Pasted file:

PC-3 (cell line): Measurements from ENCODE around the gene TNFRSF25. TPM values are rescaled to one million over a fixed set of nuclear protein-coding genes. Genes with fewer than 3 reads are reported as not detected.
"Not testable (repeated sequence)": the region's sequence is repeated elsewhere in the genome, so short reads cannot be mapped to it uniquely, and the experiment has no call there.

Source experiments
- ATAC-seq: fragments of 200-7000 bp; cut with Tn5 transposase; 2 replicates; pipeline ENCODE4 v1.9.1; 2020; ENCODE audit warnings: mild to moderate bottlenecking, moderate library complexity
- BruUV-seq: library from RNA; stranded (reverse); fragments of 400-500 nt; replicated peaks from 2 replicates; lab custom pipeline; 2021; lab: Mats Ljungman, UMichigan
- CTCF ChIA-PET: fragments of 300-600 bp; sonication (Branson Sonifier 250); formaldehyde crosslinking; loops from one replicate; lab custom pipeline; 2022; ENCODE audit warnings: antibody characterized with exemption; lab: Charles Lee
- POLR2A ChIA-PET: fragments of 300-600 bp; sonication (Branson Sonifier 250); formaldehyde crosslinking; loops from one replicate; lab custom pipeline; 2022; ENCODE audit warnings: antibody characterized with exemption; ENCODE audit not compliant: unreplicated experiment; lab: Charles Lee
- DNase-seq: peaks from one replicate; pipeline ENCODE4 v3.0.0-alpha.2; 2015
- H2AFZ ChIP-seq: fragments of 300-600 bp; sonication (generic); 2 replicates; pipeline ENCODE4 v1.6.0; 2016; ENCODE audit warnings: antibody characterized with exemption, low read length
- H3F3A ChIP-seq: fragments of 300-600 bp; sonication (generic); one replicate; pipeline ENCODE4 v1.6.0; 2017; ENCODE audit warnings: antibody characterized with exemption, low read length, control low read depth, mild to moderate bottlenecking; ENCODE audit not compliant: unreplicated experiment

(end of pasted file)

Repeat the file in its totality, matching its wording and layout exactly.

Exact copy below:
PC-3 (cell line): Measurements from ENCODE around the gene TNFRSF25. TPM values are rescaled to one million over a fixed set of nuclear protein-coding genes. Genes with fewer than 3 reads are reported as not detected.
"Not testable (repeated sequence)": the region's sequence is repeated elsewhere in the genome, so short reads cannot be mapped to it uniquely, and the experiment has no call there.

Source experiments
- ATAC-seq: fragments of 200-7000 bp; cut with Tn5 transposase; 2 replicates; pipeline ENCODE4 v1.9.1; 2020; ENCODE audit warnings: mild to moderate bottlenecking, moderate library complexity
- BruUV-seq: library from RNA; stranded (reverse); fragments of 400-500 nt; replicated peaks from 2 replicates; lab custom pipeline; 2021; lab: Mats Ljungman, UMichigan
- CTCF ChIA-PET: fragments of 300-600 bp; sonication (Branson Sonifier 250); formaldehyde crosslinking; loops from one replicate; lab custom pipeline; 2022; ENCODE audit warnings: antibody characterized with exemption; lab: Charles Lee
- POLR2A ChIA-PET: fragments of 300-600 bp; sonication (Branson Sonifier 250); formaldehyde crosslinking; loops from one replicate; lab custom pipeline; 2022; ENCODE audit warnings: antibody characterized with exemption; ENCODE audit not compliant: unreplicated experiment; lab: Charles Lee
- DNase-seq: peaks from one replicate; pipeline ENCODE4 v3.0.0-alpha.2; 2015
- H2AFZ ChIP-seq: fragments of 300-600 bp; sonication (generic); 2 replicates; pipeline ENCODE4 v1.6.0; 2016; ENCODE audit warnings: antibody characterized with exemption, low read length
- H3F3A ChIP-seq: fragments of 300-600 bp; sonication (generic); one replicate; pipeline ENCODE4 v1.6.0; 2017; ENCODE audit warnings: antibody characterized with exemption, low read length, control low read depth, mild to moderate bottlenecking; ENCODE audit not compliant: unreplicated experiment